Archive for the ‘EPP – English Paper Piecing’ Category


So this quilt can finally go into the FINISHED pile (well, except for a label)!  I am glad to be finished but it was a real joy to work on.

This started with the blocks from The New Hexagon book by Katja Marek  and the booklet Glorious Hexagon by Katja Marek & Liza Prior Lucy.  The outer border was an idea from a 2017 Mighty Lucky Quilt Club tutorial.


My friend Bossy Boots and I started this in November 2016.  When developing my fabric palette, I found this musical print online and really like the rust and turquoise colors so I used that as my starting point.  As I collected fabrics, I glued them onto a piece of paper and carried it with me.  I probably ended up with 150-200 different fabrics.  Some purchased, some from the stash of friends and family.

We both ordered packets of paper templates from PaperPiecers.  I cut my own clear plastic templates to use for those pieces I wanted to fussy cut.  I also used the glue basting technique.


I loved the process of making each individual block.  Most days after lunch I’d sit in the front room and work on my blocks.  It was also fun to do this project with a friend as we would share pictures of our blocks as they were completed.  The Facebook site was very encouraging also.

The part of the process that I really really do not like is sewing the blocks into rows and then sewing the rows together.  ugh.  I’ve made 4 EPP quilts now and I always forget how much I hate that bit.  Even the paper pulling out process is ok in comparison.

Another problem I had with this quilt is my borders didn’t fit my centre.  I tried about 3 different configurations before I found one that I liked and that I could make work.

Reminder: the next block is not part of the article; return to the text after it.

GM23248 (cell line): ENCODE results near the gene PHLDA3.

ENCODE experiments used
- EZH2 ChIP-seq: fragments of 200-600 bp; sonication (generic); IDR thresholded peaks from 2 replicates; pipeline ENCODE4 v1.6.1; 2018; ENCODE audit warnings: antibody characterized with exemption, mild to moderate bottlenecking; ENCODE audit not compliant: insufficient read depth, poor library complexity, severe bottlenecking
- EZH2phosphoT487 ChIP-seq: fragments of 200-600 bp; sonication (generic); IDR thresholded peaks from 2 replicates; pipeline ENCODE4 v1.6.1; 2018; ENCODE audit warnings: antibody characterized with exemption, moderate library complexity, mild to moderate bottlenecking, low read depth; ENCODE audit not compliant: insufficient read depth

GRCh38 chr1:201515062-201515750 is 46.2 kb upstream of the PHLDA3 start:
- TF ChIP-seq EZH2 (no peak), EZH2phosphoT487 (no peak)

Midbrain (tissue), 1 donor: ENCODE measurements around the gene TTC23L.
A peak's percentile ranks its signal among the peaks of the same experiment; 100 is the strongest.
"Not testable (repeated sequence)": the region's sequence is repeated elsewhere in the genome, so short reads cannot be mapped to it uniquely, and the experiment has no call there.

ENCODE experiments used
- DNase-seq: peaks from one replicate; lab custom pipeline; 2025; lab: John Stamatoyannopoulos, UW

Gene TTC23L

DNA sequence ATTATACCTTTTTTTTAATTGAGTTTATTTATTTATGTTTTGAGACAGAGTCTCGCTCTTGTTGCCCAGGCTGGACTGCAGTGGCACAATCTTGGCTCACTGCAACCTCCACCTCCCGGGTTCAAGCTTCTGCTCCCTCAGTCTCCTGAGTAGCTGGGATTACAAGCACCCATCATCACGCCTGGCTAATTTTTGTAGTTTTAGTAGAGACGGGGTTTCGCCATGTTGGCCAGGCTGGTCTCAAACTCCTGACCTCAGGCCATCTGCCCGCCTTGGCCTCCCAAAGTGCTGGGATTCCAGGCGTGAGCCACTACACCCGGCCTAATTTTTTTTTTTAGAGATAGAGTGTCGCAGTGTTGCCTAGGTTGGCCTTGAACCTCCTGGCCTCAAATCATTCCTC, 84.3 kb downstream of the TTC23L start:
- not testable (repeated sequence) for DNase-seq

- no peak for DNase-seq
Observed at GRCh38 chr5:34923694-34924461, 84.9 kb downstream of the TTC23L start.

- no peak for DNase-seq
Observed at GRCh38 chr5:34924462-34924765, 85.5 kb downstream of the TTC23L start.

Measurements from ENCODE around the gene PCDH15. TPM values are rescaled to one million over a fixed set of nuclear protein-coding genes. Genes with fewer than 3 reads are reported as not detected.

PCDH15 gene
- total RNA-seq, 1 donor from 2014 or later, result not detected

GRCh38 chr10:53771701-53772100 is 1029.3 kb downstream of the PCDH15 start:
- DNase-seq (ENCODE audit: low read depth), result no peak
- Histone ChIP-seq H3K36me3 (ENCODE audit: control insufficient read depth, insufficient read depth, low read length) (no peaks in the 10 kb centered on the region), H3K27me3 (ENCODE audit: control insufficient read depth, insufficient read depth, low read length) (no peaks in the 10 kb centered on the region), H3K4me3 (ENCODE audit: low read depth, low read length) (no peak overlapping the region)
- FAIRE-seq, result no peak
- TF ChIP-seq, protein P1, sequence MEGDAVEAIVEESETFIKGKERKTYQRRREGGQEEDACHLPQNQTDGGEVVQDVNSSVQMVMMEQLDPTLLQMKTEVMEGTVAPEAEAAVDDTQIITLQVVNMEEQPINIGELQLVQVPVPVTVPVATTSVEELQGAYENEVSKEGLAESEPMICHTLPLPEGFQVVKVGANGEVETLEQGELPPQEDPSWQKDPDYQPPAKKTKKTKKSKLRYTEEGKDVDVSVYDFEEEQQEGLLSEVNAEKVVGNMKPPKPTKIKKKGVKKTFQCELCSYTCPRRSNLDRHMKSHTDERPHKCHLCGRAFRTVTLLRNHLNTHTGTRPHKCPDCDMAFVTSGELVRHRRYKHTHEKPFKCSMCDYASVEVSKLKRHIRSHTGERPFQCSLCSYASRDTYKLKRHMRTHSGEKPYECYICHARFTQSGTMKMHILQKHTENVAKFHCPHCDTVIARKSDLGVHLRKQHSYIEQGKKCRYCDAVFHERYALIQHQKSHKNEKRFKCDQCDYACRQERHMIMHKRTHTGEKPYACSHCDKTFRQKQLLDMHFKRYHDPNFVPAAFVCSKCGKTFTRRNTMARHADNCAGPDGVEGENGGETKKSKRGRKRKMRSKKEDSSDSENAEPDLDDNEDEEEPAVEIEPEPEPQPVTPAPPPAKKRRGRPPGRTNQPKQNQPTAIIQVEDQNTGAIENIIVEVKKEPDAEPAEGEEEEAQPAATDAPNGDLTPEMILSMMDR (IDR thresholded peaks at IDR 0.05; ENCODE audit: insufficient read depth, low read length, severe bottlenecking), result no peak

I hand big stitch quilted it with freehand triple clam shells in the centre and triangle borders and a simple outline of the cross blocks.  I used DMC perle cotton in a variegated color.  I used Quilt Lite for the batting and left over fabrics for the back.  It’s a nice weight for our climate and I know I will enjoy curling up with it as Autumn approaches.

It’s a tad bright and bold and in your face but I’m ok with that.  I photographed it on my favourite fence on the property.  During the last wind storm, about 1/2 of it took a tumble.  We might be able to salvage some of it – but the fallen part is destined for firewood.IMG_2197

I’m linking to the AHIQ.  It’s not a TOTAL improv type quilt…rather a ‘fly by the seat of my pants’ type of quilt so I think it qualifies.  🙂



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I have 3 boards that I use.  They are about 12″ square and made out of 1/4″ plywood.  Our local hardware store will cut it for you if you don’t have the tools in your garage to do it.  Board one is left plain.  It is used for glue basting.  Board two has a fine grade of sandpaper glued onto it and is used for tracing the template onto fabric (so it doesn’t shift).  Board three has batting attached to it and is used primarily as a lap top table.  It keeps the arrangement of the blocks in place plus holds my tools.

Paper Templates

Make your own and cut them or buy them.  I’ve made my own using freezer paper (1st time), card stock (2nd time) and bought them (3rd time).  You can find template pages online.  If you do your own, you’ll be doing a lot of cutting.  The ones I bought this time were from Paper Pieces in the USA.  In Australia, Sue Daley sells them.


Plastic Templates

This is what I’m using for my next EPP project.  It’s a new product called Eppiflex.  It was designed and made by Danni and her main squeeze.  Right now, it’s only available at a local quilt shop called The Quilting Patch in South Nowra (but she’ll gladly ship to you!).  I did a separate blog post on this product so if you missed it, here is the link.  I’ve since seen a demo and am going to try using a glue stick WITH the templates and see how that goes.  I’ll keep you posted!

Basting Methods

  1.  Glue – I like the Sewline glue stick and glue.  I’m sure others work just as good.  I tried a couple glue sticks from the office supply store but the application area was too big.  I like the smaller surface area of the Sewline stick.  Also, use less rather than more.  And, if it’s a hot day – pop it into the fridge to firm it up.  Keep the glue away from the edge of the paper template to make sewing easier.